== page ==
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Look Ma I Can't Ride
August 10, 2012 9:42 AM   Subscribe

The transportation reporter for the New York Times, Scott Flegenheimer, outs himself. “Hey, one boss said to another after my ill-advised confession. Did you know our transportation reporter can’t ride a bike? He knew then, of course, and now you do, too. I cannot ride a bike." He is not alone. Adult bicycling lessons are offered everywhere.
posted by Xurando (42 comments total) 8 users marked this as a favorite

 
The good thing is that once you learn, you never forget.

It's just like...um...
posted by mule98J at 9:45 AM on August 10, 2012 [2 favorites]


the very first time i tried riding a bike i smashed my face into a lightpole. i have no idea how i persisted after that, but boy is it cool knowing how to ride a bike.
posted by facetious at 9:50 AM on August 10, 2012


I can ride a bike but it's still pretty intimidating in the city. That was my problem with cycling in NYC; I'd bike for recreation on the dedicated bike paths on the weekend but never commute to work during the week.
posted by 2bucksplus at 9:50 AM on August 10, 2012


The idea that somebody can't ride a bike is very strange to me. Everybody here in the Netherlands knows how to ride a bike. It's part of the culture.
posted by Pendragon at 9:52 AM on August 10, 2012


2bucksplus: Dunno when you left NYC, but you can actually get pretty far these days using very safe/chill facilities like the First & Second Ave protected bike lanes and their southerly connections, the Prospect Park West bike lane, the Kent Ave bike path, the Broadway bike lane, Central/Prospect Parks, the West Side bike path, the Williamsburg Bride path, and so on. There are gaps, but nervous cyclists can dismount & walk.

My girlfriend started biking in January & confidently rides all over the city at this point; the protected bike facilities were a great place for her to get more comfortable with urban riding. We do certainly need a lot more of them, though.
posted by akgerber at 9:59 AM on August 10, 2012 [1 favorite]


I'm not from New York, but I seem to remember reading a lot of folks living in the city don't know how to drive (or at least don't have a license) because they never needed one.

(Or maybe I'm thinking of San Francisco.)

Anyhow, I guess I'm less surprised at this than at, say, someone from the burbs not knowing. Or indeed, The Netherlands. :)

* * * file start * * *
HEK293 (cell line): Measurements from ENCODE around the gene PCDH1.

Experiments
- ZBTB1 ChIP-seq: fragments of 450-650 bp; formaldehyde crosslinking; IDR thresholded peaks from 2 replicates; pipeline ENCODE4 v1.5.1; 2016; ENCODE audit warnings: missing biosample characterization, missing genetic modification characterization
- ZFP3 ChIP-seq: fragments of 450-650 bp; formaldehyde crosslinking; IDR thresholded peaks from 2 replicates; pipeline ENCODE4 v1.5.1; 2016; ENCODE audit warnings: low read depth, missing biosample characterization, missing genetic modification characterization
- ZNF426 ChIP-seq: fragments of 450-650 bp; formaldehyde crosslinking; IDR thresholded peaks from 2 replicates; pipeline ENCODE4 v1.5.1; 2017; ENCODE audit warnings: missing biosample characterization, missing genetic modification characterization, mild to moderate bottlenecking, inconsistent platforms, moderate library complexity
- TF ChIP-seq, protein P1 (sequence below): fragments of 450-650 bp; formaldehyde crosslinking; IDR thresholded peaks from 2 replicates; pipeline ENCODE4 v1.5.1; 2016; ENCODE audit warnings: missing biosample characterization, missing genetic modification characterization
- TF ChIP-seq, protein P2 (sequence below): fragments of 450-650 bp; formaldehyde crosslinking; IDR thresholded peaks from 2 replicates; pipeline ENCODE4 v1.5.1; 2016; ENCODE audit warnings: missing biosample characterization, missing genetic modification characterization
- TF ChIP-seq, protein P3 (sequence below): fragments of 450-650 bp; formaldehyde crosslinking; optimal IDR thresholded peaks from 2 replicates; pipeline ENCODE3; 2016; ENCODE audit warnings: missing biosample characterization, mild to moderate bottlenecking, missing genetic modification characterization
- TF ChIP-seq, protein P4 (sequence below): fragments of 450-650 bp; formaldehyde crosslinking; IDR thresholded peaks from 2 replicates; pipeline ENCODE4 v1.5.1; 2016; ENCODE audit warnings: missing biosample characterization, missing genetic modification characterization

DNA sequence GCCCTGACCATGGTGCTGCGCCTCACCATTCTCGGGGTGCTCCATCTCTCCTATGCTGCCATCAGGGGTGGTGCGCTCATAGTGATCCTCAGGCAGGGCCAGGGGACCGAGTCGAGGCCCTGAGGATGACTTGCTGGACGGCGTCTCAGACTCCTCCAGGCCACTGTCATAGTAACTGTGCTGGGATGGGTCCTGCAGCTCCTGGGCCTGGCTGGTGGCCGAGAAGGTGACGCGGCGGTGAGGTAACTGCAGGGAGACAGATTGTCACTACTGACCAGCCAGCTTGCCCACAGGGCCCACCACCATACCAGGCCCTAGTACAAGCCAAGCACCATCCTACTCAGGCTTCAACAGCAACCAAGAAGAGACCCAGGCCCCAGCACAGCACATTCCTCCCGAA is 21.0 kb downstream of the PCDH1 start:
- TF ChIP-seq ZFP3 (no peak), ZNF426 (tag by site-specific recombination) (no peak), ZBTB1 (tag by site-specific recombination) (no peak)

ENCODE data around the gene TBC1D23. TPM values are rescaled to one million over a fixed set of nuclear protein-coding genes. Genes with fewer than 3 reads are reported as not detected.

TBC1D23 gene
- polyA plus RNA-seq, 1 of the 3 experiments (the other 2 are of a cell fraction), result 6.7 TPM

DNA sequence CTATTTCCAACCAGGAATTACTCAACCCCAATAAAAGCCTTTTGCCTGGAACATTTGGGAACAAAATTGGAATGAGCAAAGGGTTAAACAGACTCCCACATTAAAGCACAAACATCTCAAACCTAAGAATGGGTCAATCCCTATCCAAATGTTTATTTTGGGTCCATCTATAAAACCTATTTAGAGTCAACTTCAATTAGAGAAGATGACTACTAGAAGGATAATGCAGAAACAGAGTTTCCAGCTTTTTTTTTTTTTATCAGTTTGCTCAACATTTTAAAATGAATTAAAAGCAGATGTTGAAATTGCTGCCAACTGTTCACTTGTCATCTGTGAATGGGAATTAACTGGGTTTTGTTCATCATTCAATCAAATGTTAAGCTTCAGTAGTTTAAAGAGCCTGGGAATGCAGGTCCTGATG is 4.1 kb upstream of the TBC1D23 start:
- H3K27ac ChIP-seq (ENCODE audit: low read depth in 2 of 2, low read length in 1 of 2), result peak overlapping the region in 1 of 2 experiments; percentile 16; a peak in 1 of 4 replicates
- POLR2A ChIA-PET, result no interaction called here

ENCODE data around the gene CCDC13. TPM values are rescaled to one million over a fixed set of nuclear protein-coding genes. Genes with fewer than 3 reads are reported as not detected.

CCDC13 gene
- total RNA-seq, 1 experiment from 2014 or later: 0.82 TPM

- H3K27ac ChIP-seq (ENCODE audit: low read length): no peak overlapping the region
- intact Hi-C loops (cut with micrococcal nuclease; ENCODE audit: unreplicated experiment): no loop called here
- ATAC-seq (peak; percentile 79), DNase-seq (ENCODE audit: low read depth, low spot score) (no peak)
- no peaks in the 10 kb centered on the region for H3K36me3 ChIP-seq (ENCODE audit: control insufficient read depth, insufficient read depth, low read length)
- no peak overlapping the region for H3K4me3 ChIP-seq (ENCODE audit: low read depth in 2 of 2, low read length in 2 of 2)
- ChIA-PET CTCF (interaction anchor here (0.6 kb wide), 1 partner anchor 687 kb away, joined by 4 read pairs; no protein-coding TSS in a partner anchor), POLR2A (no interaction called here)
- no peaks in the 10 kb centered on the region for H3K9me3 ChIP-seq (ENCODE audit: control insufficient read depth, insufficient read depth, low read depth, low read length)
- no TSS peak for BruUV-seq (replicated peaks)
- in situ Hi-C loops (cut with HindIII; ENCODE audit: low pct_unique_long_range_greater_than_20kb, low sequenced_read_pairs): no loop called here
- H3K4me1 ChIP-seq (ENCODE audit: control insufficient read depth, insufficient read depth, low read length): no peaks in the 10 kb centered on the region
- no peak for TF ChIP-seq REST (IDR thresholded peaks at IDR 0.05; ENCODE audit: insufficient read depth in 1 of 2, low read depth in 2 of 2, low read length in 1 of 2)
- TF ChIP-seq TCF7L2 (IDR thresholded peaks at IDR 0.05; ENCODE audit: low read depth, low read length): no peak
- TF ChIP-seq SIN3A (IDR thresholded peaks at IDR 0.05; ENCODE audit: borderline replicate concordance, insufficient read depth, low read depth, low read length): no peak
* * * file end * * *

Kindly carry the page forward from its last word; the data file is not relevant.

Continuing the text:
posted by Celsius1414 at 9:59 AM on August 10, 2012


Being an adult that can't ride a bike is as weird as being an adult that can't swim.
posted by Keith Talent at 10:05 AM on August 10, 2012 [1 favorite]


I broke my leg on a bike when I was 11 and gave it up completely. I only really learned to ride about two years ago, because I wanted to cut my car commute out at least a few days per week.

It is terrifying to learn to ride a bike as an adult. Two skinny wheels! The world whizzing by at dizzying speed! When you learn as a kid, you have no idea of your own mortality, but as a 35 year old adult I am constantly aware that I could be killed at any second for reasons beyond my control. (Or just because of my own inexperience and inattention.) I'm not terrified every second anymore, but I still get a thrill or two of fear most days during my 9-mile-commute. I still don't understand how anyone, ever could take even one hand off the handlebars. IMMINENT DEATH.
posted by something something at 10:10 AM on August 10, 2012 [4 favorites]


When I was learning to ride a bike, I hit something and did a header over the bars, and thereafter refused to ride. I tried again briefly when I was 12 and stopped when the neighborhood kids were laughing at me. I finally decided I was going to learn, darnit, when I was 19 and working as a counselor at a summer camp for poor kids in Connecticut.

I got on that bike and started riding, and I'll tell you there's nothing for motivation quite like being 19 and having dozens of 8-12 year olds laughing at you. Over a decade later, I'm a dedicated rider and I've raced on the road and in a velodrome. Thanks, kids.
posted by The Michael The at 10:11 AM on August 10, 2012 [2 favorites]


A few months ago I rode a bike for the first time in years. (I learned relatively late but not as an adult - I was maybe 10 or 11. I'm 28 now.)

I was delighted to discover that riding a bike is just like riding a bike.
posted by madcaptenor at 10:11 AM on August 10, 2012


I didn't ride a bike for years and years. And I had never ridden anywhere but country roads. But I found myself alone in Finland last year and I ended up borrowing a bike to get around. I looked like a damn fool at first, but it came back pretty naturally, and pretty soon I was tooling around Oulu like I had been doing it my whole life. I'm still scared to ride in American cities; they just aren't built for bike riders.